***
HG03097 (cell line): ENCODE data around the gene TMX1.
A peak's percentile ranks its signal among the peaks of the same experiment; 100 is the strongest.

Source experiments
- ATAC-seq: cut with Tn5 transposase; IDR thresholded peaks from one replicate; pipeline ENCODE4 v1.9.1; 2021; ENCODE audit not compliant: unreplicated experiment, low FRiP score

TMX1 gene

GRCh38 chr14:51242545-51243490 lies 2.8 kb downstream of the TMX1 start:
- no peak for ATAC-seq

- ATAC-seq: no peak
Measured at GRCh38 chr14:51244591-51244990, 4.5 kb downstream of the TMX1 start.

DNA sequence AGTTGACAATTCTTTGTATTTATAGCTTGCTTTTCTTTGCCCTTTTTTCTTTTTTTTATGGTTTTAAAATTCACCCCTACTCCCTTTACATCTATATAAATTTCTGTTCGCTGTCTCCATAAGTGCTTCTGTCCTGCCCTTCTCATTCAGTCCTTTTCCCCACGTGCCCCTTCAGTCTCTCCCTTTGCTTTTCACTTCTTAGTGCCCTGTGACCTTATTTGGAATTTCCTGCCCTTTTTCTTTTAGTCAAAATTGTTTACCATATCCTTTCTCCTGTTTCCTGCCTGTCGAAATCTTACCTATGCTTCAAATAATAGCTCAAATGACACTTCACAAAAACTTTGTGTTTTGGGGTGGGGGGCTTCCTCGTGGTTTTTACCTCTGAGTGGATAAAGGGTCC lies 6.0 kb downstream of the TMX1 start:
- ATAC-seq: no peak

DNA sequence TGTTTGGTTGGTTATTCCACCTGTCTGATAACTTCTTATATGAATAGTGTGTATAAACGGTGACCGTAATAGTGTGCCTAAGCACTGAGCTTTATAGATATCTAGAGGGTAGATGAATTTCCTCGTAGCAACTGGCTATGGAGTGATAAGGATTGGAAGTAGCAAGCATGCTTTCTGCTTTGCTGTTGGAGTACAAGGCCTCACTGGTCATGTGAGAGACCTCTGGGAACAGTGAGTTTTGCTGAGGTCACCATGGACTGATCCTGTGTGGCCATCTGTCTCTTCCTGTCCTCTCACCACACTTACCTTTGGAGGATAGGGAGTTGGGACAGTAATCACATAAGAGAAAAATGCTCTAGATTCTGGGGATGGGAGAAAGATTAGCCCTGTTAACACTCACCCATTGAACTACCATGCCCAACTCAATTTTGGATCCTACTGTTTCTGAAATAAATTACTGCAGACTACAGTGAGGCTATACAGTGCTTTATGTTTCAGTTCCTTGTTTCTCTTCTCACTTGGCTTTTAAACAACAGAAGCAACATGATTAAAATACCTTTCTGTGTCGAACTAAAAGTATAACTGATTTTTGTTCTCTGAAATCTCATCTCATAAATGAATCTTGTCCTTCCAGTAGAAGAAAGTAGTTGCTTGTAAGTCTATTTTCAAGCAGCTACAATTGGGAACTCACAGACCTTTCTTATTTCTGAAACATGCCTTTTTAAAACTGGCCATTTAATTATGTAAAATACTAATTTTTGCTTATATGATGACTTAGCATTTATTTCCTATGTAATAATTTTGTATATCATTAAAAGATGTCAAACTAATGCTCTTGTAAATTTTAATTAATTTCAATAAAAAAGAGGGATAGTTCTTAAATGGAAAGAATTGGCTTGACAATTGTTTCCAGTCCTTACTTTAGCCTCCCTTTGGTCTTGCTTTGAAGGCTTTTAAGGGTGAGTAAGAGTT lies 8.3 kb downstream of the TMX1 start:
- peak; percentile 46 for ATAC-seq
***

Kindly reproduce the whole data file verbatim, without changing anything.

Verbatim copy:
HG03097 (cell line): ENCODE data around the gene TMX1.
A peak's percentile ranks its signal among the peaks of the same experiment; 100 is the strongest.

Source experiments
- ATAC-seq: cut with Tn5 transposase; IDR thresholded peaks from one replicate; pipeline ENCODE4 v1.9.1; 2021; ENCODE audit not compliant: unreplicated experiment, low FRiP score

TMX1 gene

GRCh38 chr14:51242545-51243490 lies 2.8 kb downstream of the TMX1 start:
- no peak for ATAC-seq

- ATAC-seq: no peak
Measured at GRCh38 chr14:51244591-51244990, 4.5 kb downstream of the TMX1 start.

DNA sequence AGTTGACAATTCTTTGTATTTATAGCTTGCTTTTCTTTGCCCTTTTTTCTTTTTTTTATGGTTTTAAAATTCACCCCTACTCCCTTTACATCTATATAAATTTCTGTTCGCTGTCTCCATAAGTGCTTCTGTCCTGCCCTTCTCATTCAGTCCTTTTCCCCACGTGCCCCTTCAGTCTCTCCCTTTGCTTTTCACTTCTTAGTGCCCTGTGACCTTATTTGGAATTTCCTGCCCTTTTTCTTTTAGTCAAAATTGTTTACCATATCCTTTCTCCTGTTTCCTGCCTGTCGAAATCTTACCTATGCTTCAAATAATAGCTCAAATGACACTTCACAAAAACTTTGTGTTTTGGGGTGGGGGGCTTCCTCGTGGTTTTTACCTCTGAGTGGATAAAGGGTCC lies 6.0 kb downstream of the TMX1 start:
- ATAC-seq: no peak

DNA sequence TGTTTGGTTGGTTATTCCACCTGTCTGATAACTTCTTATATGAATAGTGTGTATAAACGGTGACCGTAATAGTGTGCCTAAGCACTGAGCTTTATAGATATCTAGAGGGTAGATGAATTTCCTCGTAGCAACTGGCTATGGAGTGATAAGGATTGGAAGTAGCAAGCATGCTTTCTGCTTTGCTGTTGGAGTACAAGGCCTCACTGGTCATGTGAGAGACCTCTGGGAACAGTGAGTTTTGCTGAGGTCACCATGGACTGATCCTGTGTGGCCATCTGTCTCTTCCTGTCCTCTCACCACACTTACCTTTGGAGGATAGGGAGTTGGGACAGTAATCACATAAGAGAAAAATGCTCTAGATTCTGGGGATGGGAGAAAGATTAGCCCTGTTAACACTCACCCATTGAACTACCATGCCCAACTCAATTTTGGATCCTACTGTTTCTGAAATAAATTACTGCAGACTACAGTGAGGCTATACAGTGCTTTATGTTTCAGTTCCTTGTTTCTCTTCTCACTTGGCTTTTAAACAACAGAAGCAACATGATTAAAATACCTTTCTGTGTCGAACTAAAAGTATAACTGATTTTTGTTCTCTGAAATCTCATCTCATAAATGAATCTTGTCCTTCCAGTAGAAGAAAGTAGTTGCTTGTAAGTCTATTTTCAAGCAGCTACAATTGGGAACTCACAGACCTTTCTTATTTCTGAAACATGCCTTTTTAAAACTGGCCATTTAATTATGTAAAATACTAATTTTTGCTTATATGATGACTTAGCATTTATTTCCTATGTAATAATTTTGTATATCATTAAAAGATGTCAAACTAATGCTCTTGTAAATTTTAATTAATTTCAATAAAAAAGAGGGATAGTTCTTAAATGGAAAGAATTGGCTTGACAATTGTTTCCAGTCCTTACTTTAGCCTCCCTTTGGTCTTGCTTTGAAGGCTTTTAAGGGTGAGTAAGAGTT lies 8.3 kb downstream of the TMX1 start:
- peak; percentile 46 for ATAC-seq